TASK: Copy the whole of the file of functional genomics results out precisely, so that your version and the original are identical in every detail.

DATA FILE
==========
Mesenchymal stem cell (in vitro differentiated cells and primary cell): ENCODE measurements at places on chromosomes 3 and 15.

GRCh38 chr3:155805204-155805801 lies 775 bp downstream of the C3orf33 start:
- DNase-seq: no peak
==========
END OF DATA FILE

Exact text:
Mesenchymal stem cell (in vitro differentiated cells and primary cell): ENCODE measurements at places on chromosomes 3 and 15.

GRCh38 chr3:155805204-155805801 lies 775 bp downstream of the C3orf33 start:
- DNase-seq: no peak